Florida Insurance Commissioner Kevin McCarty said Wednesday that his office in the process of developing a “set of simple guidelines” for insurance companies to request approval to write primary flood insurance in Florida as an alternative to the Federal Floods Insurance Program.
“The guidelines will not only provide a framework for the approval of rates and forms for flood coverage, but will also address financial requirements that must be met for insurers to write this new coverage,’’ McCarty said in a statement.
The Florida Office of Insurance Regulation was barraged with questions Wednesday after McCarty’s deputy, Rebecca Matthews, told the Senate Banking and Insurance Committee on Tuesday that OIR was working with companies to help them write primary flood coverage in the state to given them an alternative to paying the massive price increases expected as a result of federal reforms.
The Biggert-Waters Flood Insurance Reform Act of 2012 attempted to phase in a series of rate increases in the National Flood Insurance Program as a way to close the program’s $24 billion deficit. But estimated 268,000 Floridians with older homes in high risk flood zones will lose their subsidized rates when they sell their homes, hitting buyers with triple digit increases in their flood insurance premiums in many cases.
Gov. Rick Scott and Florida's congressional delegation have appealed to Congressional leaders to pass a delay in the rate hikes but, with Washington at a standstill, nothing has happened. Meanwhile, real estate experts say the rate shock on buyers could freeze Florida's slowly-thawing real estate market. They are urging state leaders to come up with an alternative for the nearly 2 million homeowners who now have NFIP policies.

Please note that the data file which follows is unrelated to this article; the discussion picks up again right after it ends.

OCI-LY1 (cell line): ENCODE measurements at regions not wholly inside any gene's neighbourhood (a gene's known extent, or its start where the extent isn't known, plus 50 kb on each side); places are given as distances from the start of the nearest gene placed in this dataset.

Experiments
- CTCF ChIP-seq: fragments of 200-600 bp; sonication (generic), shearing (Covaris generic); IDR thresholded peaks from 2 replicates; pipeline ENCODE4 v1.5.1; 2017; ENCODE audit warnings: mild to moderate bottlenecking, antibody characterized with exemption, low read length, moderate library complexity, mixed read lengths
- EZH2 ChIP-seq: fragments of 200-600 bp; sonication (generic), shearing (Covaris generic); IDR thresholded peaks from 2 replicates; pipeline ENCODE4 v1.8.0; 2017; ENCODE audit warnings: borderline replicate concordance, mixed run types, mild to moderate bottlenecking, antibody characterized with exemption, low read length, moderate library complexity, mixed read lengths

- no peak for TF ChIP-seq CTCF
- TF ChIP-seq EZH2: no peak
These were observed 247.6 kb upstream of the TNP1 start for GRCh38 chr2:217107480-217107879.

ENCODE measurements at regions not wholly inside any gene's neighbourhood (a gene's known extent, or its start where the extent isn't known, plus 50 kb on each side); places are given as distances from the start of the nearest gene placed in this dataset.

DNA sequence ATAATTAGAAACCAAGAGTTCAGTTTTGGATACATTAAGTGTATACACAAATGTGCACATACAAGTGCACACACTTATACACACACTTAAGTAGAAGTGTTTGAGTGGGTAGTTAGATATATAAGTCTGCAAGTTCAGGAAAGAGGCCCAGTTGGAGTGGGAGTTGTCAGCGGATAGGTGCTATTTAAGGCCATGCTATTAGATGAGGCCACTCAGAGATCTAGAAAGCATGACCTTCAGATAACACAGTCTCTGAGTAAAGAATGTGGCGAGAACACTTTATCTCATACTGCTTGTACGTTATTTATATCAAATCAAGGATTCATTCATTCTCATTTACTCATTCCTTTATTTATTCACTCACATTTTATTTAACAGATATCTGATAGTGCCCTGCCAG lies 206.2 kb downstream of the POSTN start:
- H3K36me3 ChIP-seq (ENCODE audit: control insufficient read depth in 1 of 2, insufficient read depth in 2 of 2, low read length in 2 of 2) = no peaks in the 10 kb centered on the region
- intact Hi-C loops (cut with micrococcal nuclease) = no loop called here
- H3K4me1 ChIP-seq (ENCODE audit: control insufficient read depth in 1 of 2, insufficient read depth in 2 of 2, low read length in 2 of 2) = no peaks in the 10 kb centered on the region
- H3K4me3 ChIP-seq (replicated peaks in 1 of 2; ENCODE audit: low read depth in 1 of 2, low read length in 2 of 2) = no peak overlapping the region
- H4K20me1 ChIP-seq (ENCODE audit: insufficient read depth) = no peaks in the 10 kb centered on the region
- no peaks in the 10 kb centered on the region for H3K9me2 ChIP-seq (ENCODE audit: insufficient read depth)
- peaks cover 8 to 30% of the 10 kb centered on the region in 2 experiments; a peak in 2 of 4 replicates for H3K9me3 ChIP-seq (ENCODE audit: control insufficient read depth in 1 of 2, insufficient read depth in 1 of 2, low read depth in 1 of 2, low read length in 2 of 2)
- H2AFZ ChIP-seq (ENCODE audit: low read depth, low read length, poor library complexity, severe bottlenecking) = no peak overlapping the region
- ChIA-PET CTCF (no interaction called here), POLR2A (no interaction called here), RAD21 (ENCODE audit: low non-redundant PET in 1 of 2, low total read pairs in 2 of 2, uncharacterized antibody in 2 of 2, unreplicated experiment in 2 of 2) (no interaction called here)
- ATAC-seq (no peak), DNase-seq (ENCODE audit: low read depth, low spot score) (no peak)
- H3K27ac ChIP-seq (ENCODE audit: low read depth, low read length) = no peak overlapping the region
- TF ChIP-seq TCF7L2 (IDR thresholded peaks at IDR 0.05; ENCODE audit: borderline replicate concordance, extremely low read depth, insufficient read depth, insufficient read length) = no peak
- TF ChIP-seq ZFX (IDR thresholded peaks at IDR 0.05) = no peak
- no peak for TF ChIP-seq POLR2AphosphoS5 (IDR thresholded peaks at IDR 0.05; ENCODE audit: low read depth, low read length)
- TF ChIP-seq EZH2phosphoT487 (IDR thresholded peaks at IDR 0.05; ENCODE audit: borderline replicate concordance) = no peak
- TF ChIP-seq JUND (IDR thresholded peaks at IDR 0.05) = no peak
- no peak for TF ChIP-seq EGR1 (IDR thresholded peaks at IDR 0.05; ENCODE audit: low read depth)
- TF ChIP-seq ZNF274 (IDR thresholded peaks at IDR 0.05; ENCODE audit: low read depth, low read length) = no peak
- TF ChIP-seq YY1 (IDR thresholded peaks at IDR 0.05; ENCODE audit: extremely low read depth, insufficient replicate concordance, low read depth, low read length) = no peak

A handful of companies are currently writing primary flood coverage in Florida, but they are generally specialty companies write flood coverage only for high value homes, said OIR spokeswoman Amy Bogner. Insurers can either write the flood policy as a stand-alone flood policy or as an endorsement onto a homeowners policy, she said.
Some of the companies current writing flood insurance include: Chubb (Federal Insurance Company); AIG (Chartis Property Casualty Company); Wright National Flood Insurance Company; Privilege Underwriters Reciprocal Exchange; Firemans Fund Insurance Company; ASI (American Strategic Insurance Corporation); Markel American Insurance Company.
Scott was asked on Wednesday whether he would support policies to make it easier for insurers to provide alternative insurance in Florida but the governor refused to answer and instead blamed President Barack Obama.
"The president signed the bill. He could have an impact by stopping it,'' Scott told reporters. "He needs to put a pause on that bill."